As may be seen in FIG. 2, the anchor bolts are somewhat smaller in diameter than the holes 19 in the base 14 and pier 16 and they are secured in place by a bonding resin 21 that is injected around the bolts to securely hold them within the corresponding holes. A suitable resin for this purpose is the Kelbon resin manufactured by Kelken-Gold, Inc. The Kelbon polyester resin securely fills the holes 19 and expands on curing to tightly anchor the bolts 18 in the holes in the pier 16 and also in the holes of the base member 14 of the post assembly 10. Suitable rectangular washers 42 are placed about the top of the bolts in the rectangular recesses 40 of the base with the washers 42 as shown in FIG. 5 having a keyhole slot 43 which allows the introduction of the bonding resin after installation of the nut and washer to hold the bolts in the desired position. This system allows the adjustment of the post and the pier assembly at time of installation to meet the particular requirements of the job location and to compensate for minor discrepancies in dimensions and location of the holes and bolts in the respective parts to be joined together.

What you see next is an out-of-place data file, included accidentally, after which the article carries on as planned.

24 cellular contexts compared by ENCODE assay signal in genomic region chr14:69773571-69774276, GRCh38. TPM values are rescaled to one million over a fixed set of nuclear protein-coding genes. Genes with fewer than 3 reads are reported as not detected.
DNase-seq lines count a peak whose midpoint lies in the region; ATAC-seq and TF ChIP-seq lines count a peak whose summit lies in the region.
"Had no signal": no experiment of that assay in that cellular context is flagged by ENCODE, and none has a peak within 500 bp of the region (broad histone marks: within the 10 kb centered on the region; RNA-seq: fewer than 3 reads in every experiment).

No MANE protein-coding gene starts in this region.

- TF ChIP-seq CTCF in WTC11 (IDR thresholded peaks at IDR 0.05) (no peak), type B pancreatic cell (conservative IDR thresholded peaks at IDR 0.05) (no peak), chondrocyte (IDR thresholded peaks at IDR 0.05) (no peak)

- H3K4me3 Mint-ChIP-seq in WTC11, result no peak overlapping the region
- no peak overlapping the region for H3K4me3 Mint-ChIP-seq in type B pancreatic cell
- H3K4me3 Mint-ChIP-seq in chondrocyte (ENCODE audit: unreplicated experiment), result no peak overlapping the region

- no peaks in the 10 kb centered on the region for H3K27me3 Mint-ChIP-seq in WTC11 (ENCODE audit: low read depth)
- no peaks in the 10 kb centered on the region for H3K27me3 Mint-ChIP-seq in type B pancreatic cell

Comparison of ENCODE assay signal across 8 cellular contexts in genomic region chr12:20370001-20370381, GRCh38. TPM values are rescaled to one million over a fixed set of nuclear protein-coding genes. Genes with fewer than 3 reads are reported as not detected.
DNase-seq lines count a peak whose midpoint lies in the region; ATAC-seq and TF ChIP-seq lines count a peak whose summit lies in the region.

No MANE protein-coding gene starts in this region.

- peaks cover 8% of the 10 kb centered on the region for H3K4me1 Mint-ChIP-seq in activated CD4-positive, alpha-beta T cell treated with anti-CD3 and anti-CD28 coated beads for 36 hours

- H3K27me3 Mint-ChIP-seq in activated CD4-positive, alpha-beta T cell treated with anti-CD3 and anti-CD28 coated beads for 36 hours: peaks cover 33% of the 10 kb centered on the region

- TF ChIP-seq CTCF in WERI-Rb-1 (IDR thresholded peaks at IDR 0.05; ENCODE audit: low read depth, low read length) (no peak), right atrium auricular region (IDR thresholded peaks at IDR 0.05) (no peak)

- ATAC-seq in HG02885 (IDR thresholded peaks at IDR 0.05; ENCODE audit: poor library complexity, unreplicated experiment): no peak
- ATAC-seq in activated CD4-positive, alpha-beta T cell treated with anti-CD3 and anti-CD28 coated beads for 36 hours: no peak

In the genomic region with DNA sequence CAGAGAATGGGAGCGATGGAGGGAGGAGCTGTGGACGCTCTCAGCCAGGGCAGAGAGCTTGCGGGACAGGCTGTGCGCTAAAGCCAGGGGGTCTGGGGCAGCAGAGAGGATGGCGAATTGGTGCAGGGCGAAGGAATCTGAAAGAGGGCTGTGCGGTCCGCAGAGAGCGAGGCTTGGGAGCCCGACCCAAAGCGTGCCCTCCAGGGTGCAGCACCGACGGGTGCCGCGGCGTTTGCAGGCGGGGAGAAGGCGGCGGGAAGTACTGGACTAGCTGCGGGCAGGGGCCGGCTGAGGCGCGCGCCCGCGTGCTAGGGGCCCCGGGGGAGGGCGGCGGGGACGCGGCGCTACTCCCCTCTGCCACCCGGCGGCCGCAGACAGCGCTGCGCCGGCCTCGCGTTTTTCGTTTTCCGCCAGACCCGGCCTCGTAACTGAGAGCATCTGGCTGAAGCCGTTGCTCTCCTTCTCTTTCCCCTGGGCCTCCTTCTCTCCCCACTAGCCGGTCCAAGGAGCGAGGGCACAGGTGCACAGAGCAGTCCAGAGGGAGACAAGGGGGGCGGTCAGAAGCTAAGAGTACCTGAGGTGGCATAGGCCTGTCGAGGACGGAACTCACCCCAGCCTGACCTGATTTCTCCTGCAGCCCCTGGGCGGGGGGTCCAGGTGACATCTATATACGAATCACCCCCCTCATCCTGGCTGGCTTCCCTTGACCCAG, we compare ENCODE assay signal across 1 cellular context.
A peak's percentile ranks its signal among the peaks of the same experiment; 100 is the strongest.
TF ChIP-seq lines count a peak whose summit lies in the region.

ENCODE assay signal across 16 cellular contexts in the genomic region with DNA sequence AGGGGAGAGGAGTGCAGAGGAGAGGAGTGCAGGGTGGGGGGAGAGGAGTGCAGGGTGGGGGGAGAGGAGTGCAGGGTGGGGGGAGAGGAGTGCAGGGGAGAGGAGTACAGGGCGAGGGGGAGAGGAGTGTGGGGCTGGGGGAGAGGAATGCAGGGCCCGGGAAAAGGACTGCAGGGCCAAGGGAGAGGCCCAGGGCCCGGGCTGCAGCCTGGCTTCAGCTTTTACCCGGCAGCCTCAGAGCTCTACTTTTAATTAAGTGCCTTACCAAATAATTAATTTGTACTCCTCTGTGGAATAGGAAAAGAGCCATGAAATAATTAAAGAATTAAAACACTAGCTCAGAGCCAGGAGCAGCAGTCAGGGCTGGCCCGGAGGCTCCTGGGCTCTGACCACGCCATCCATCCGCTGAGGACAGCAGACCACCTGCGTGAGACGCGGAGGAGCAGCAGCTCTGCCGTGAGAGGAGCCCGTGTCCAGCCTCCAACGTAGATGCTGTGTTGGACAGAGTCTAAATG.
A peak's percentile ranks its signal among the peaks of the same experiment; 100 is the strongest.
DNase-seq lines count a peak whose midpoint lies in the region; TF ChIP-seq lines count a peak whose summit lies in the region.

Suitable shims 44 are provided about the bolts 18 before the placing of the post and flange assembly 10 over the bolts located in the pier 16, to level the post and base assembly as required at the job site. After the post and base assembly 10 has been installed and secured to the in-ground pier 16, a grout 46 is forced underneath the post assembly 10 below the base portion 14 to completely fill the space therebetween and to form a secure and adequate support for the post assembly 10.
After the monolithic post and base assembly 10 is installed on the in-ground concrete piers, the nailing strips 24 are secured to the front and back surfaces of the posts 12 facing the highway or other area to be shielded by the wall structure. When a wall structure such as shown in FIG. 9 is to be constructed the posts 12 are offset by a small angle from being parallel or perpendicular, as the case may be to the road so as to allow installation of the panel members 30 on the opposite sides of adjacent posts. As shown in FIG. 9, the post 12a has the planks 30 mounted on the inside face away from the road and post 12b has the planks 30 nailed to the nailing strip on the roadside or outside face of the post 12b. Similarly, planks 30a are nailed to the outside face of post 12a and the inside face of post 12c. Obviously, other types of noise barrier wall construction could be utilized with this post and base assembly in which post 12a and 12b. could have the panels installed on the inside face away from the road and then 12a and the next adjacent post to the left 12c on the outside. Other types of wall constructions could also be employed as are well known in the art.